What is an atom?


the smallest unit of any chemical element, consisting of a positive nucleus surrounded by negative electrons.

Cambridge Dictionary

smallest particle still characterizing a chemical element. It consists of a nucleus of a positive charge (Z is the proton number and e the elementary charge) carrying almost all its mass (more than 99.9%) and Z electrons determining its size.

IUPAC Gold Book

There is something terribly wrong with these definitions.

According to IUPAC, an atom must be neutral: protons and electrons have equal and opposite charges, so Z protons and Z electrons have a net charge of 0.

The Cambridge definition differs, permitting any nucleus with at least one electron to be called an atom. Similar definitions appear at dictionary.com, lexico.com, and macmillandictionary.com. The Cambridge definition is representative of the latitude of common definitions of ‘atom’, and I use it for no other reason.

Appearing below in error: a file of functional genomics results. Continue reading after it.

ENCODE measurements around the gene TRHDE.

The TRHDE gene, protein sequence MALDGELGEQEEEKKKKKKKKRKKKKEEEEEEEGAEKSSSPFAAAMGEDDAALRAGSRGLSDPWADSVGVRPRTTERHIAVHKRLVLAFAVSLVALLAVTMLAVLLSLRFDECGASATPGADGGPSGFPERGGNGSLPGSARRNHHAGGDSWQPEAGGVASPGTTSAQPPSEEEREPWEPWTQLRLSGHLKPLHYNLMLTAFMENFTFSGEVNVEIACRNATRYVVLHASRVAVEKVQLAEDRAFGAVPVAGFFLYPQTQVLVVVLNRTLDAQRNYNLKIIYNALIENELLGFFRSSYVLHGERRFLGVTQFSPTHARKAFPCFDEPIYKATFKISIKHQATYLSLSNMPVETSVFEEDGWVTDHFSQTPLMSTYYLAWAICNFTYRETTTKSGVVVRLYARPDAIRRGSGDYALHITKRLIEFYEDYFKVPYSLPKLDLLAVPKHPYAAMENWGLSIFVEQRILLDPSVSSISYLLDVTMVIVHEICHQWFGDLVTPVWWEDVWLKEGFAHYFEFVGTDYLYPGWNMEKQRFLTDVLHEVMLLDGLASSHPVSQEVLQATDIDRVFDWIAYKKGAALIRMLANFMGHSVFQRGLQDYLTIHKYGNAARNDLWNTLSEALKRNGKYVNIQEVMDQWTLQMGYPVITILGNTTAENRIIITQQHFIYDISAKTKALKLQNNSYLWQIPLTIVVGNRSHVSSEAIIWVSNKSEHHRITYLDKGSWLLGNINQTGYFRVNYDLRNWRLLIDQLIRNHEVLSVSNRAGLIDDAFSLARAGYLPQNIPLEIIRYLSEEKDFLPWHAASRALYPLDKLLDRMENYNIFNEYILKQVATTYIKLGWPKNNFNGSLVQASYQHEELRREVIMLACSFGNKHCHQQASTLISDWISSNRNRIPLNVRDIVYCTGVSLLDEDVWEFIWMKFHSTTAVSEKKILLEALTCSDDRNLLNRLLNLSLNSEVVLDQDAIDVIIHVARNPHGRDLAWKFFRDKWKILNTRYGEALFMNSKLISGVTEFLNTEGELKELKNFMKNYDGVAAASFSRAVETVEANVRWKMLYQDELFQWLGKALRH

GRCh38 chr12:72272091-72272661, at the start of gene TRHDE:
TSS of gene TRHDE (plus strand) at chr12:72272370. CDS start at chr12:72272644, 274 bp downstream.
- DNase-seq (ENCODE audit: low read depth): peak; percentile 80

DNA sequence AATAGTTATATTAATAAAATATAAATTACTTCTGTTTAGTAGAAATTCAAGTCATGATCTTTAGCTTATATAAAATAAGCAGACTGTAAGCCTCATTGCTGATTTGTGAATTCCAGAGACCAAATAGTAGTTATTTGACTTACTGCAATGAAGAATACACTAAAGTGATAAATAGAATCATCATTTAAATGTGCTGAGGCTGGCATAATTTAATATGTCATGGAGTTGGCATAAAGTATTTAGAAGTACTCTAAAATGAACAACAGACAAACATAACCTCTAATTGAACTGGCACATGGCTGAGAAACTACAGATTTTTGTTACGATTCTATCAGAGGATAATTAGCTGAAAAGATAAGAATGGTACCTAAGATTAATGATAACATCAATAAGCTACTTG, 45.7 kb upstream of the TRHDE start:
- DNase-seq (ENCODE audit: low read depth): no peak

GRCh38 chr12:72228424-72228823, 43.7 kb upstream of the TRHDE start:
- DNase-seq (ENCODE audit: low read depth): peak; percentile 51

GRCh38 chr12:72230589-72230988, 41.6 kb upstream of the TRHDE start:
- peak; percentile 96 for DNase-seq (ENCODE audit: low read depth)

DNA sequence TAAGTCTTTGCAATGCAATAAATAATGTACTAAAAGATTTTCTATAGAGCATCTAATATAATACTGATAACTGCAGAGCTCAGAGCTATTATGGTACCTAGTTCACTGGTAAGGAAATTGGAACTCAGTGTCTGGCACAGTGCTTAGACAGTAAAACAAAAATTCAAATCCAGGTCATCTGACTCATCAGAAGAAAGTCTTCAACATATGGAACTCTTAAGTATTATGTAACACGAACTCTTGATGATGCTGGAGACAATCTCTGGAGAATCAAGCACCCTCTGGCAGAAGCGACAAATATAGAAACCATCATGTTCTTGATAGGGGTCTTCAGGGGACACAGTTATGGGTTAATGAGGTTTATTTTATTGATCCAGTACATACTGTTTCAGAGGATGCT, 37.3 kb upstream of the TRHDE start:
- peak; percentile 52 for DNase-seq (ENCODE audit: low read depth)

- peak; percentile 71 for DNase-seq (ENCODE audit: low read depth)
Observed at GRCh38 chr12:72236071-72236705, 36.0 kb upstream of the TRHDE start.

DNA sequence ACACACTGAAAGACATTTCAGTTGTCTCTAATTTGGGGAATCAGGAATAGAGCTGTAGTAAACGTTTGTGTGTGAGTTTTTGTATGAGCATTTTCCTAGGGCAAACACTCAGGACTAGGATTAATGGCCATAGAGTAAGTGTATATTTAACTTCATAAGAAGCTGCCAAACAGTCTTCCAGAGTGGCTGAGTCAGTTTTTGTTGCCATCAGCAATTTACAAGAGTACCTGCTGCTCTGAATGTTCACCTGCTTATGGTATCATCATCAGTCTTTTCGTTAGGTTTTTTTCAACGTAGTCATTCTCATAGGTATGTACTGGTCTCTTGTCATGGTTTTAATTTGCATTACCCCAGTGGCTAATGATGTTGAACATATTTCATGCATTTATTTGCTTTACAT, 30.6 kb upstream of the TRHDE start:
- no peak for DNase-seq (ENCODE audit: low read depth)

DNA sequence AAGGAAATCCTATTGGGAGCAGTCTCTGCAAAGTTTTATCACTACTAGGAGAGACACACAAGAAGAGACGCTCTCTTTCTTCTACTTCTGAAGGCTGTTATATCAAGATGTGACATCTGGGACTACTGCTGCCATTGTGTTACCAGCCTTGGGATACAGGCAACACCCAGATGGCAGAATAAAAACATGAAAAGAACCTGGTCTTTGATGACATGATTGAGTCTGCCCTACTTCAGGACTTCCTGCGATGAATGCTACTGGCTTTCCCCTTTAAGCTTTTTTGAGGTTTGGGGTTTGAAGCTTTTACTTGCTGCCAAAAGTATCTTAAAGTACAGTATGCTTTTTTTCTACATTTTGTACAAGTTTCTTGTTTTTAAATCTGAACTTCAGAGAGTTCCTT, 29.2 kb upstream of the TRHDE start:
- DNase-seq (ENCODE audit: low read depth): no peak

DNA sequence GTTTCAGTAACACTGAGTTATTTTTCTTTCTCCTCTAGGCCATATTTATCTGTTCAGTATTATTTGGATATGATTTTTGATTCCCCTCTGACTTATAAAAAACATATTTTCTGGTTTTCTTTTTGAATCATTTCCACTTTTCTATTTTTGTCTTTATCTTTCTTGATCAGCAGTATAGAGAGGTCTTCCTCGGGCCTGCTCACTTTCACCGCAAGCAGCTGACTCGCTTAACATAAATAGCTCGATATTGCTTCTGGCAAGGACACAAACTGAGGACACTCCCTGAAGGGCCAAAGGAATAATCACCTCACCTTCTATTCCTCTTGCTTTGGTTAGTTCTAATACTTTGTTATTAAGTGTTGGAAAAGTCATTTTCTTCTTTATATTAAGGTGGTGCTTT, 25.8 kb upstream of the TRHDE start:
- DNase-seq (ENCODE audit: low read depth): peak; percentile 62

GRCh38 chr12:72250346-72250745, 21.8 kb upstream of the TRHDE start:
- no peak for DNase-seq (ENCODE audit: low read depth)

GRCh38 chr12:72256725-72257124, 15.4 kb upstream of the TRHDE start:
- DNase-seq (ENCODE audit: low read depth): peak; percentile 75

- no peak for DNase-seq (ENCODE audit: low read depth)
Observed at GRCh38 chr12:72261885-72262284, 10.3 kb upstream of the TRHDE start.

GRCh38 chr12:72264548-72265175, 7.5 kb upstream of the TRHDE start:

\begin{array}{r | c c c c} \textbf{number of electrons} & 0 & 0 < x < Z & Z & > Z \\ \textbf{state} & \text{positive nucleus} & \text{positive} & \text{neutral} & \text{negative} \\ \textbf{example} & \text{He}^{2+} & \text{He}^+ & \text{He} &  \text{He}^- \\ \\ \textbf{IUPAC} & & & \text{'atom'} & \\ \textbf{Cambridge} & & \text{'atom'} & \text{'atom'} & \text{'atom'} \end{array}

Some might dismiss the distinction. After all, chemists know the difference? If the layman’s definition isn’t perfect, it’s not going to cause any problems, right?

Alas not. The truth is even chemists’ use of ‘atom’ is confused…

The Neutral Atom

In the US and the UK, understanding an atom in terms of the numbers of protons, neutrons, and electrons is an expectation typically placed on teenagers. ‘Atom’, ‘proton’, ‘neutron’, and ‘electron’ will be taught much earlier but not in a quantitative setting.

Atoms will be introduced as neutral, and questions will rely on that understanding…

An atom contains 6 protons. How many electrons does it have?

‘Correct’ answer: 6

So far, no problem. It’s perfectly reasonable to ask a student to remember and apply a technical definition that differs from the popular one.